At least 16 people, including members of the nation’s Parliament, have been arrested in the eastern region of Kakheti, Georgia, after clashes with police over a wedding involving family members of Russian Foreign Minister Sergei Lavrov.
According to information obtained by Pirveli Arkhi, a local Georgian news outlet, the daughter of Russian Foreign Minister Sergei Lavrov, Ekaterina Lavrova, is attending a wedding at the hotel “Kvarli Lake”, along with several other unnamed members of the extended family. Lavrova is subject to the Western sanctions enacted after Russia’s “special military operation” in Ukraine. According to Pirveli Arkhi, Lavrova’s husband, Alexander Vinokurov, is also in Georgia and is also sanctioned.
Additional information shows that Mika Vinokurov, the brother of Lavrov’ son-in-law and on the list of sanctioned individuals, had held a wedding the capital of Tbilisi and had planned for a post-wedding gathering at the resort. He is the one who is reportedly paying for the events.
The information was denied by the hotel, but journalists called the hotel claiming to be delivering flowers and asked to confirm that the delivery was for someone under the name “Ekaterina Lavrova”. The hotel staff said yes, but when the information was reported, the hotel denied the allegations and reiterated that Lavrova and her party were not on the premises.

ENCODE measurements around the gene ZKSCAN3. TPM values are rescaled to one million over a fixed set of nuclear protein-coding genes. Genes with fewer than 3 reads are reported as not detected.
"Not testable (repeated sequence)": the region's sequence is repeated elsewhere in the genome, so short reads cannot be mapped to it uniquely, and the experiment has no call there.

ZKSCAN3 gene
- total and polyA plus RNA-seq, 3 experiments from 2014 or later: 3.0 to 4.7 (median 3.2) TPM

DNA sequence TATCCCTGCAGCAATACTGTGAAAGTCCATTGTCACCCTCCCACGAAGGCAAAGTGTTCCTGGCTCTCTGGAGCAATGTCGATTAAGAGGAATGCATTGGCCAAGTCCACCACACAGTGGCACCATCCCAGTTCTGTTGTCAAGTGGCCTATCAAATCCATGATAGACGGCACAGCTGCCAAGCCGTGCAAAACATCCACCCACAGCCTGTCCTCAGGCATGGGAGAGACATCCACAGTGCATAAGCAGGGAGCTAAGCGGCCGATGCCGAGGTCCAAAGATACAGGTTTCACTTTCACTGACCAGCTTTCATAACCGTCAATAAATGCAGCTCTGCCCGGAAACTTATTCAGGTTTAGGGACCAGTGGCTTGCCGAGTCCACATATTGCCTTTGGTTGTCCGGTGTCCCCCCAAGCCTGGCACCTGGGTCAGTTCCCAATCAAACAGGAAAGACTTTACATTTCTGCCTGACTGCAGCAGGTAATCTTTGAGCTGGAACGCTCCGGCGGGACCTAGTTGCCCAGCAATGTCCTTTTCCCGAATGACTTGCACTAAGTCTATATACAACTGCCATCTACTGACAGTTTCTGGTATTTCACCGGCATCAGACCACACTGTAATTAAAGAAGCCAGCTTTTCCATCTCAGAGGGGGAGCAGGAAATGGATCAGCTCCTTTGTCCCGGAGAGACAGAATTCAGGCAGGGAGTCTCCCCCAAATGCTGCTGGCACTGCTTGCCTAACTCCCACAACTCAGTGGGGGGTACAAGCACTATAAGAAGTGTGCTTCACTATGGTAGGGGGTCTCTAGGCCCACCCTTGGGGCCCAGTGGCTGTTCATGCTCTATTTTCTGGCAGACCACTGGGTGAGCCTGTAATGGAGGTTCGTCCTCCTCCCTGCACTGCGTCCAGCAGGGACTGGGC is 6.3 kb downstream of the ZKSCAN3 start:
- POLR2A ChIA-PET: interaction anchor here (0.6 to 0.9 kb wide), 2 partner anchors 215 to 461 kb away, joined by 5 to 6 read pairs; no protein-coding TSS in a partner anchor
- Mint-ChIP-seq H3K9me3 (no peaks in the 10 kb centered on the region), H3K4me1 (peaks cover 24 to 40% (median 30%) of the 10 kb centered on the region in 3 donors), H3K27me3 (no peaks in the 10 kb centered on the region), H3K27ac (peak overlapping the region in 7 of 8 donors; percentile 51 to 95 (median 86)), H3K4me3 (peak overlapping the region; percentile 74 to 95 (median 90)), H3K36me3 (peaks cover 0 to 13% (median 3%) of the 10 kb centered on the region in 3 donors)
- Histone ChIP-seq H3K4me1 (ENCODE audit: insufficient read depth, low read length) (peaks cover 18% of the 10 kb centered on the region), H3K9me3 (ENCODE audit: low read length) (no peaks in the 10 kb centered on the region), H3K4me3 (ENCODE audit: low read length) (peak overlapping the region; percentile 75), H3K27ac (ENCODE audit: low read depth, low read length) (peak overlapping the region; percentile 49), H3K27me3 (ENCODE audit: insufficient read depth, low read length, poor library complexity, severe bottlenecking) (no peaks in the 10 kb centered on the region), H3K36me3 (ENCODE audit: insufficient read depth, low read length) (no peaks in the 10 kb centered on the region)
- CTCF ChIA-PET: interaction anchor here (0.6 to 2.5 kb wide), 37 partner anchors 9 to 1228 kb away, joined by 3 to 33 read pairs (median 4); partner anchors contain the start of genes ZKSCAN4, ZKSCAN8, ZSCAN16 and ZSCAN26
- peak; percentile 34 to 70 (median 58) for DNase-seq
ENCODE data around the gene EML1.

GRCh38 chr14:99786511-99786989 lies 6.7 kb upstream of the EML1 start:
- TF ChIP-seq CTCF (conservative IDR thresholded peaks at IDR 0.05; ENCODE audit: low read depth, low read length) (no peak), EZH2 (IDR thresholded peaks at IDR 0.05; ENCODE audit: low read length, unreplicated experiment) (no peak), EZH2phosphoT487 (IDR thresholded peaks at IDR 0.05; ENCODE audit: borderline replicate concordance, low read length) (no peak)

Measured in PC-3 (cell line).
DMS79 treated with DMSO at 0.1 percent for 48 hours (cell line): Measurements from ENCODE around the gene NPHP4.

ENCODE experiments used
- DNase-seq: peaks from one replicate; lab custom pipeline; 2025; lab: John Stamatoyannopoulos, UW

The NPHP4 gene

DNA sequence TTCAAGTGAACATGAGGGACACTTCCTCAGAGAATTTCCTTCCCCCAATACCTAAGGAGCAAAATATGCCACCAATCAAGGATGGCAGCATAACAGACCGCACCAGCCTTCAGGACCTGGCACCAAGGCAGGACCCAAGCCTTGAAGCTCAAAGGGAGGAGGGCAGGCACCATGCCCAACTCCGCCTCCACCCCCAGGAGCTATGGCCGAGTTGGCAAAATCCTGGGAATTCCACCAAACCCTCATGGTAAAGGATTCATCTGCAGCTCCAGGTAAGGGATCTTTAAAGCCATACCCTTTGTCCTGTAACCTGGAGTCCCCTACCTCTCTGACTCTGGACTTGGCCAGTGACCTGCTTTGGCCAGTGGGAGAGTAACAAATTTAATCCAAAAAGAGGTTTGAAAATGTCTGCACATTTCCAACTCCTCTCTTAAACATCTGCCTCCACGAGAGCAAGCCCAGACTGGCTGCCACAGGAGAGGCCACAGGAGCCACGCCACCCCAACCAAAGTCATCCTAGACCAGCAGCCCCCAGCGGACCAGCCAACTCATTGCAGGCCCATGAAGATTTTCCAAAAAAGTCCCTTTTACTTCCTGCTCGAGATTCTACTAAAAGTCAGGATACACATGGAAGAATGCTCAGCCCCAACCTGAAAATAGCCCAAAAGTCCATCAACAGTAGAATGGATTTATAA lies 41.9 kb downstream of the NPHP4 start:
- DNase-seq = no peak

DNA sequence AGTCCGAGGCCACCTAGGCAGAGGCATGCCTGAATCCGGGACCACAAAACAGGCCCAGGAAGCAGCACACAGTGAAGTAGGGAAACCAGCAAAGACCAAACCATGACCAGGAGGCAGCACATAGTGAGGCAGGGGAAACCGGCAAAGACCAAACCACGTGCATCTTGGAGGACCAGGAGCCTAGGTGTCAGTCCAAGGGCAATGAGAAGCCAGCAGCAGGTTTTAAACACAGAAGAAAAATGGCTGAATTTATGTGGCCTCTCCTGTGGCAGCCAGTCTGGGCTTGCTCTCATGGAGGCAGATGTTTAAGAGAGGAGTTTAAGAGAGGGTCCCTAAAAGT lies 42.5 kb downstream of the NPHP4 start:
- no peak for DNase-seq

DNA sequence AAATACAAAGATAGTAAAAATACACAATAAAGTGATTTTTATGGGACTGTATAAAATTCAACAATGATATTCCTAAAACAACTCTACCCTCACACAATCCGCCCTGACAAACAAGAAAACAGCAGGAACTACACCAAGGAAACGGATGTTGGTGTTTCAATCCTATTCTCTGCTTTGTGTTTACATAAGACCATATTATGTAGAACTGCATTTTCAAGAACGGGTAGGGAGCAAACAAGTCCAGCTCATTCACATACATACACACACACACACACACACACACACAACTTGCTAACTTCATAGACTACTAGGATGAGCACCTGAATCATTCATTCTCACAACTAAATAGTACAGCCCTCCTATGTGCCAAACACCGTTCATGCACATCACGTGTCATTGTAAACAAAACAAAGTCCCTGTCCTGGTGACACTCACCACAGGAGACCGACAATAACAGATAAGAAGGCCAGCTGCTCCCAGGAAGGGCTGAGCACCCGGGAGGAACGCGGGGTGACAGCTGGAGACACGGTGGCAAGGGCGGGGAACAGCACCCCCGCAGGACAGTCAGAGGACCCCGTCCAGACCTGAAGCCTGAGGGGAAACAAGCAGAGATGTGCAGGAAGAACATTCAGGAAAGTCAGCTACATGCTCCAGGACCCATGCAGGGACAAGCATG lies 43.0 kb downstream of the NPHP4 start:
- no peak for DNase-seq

In response to this, multiple members of the opposition parties in Parliament and citizens gathered at the road leading to the hotel to protests their presence. Police established a defensive line, but the police and protestors engaged in fist fights, with law enforcement detaining members of the group. According to the Ministry of Internal Affairs, 16 people had been arrested as a result of the clashes.
Georgia President Salome Zurabishvili announced at a news conference that “I was informed by the Interior Minister that this family and the people who planned a wedding event today have left and the wedding will not take place today,” and that “this is a kind of victory for society”.
She criticized the authorities, saying “this is an insult to the Georgian people, who know how to protect their freedom”. She added that “no one needs gifts from the country that is a permanent occupying power”, referring to the Russian controlled territories of Abkhazia and South Ossetia.
Ruling party in parliament, “Georgian Dream”, chairman Irakli Kobakhidze lashed out, calling the protestors and opposition party members “xenophobic”. “We predicted that as the tourist season approached, a new wave of xenophobic campaign would definitely begin, and now it has come true,” he stated.
“Xenophobia is not in the nature of Georgian society. This is an offshoot of the liberal-fascist agitation, and I urge everyone to refrain from doing so. There is no place for xenophobia in Georgia.”
The clashes between opposition and the ruling party in power, allegedly under pressure from the Kremlin, have mirrored similar instances seen in Belarus in 2020. This also comes after a night of demonstrations in front of the Parliament building in Tbilisi and at the airport where the first direct Moscow-Tbilisi flights were landing. People, including the opposition party leaders, gather to oppose the move to allow flights, calling it appeasement of the Russian regime that has sought to make friends after its economic and political isolation following the invasion of Ukraine.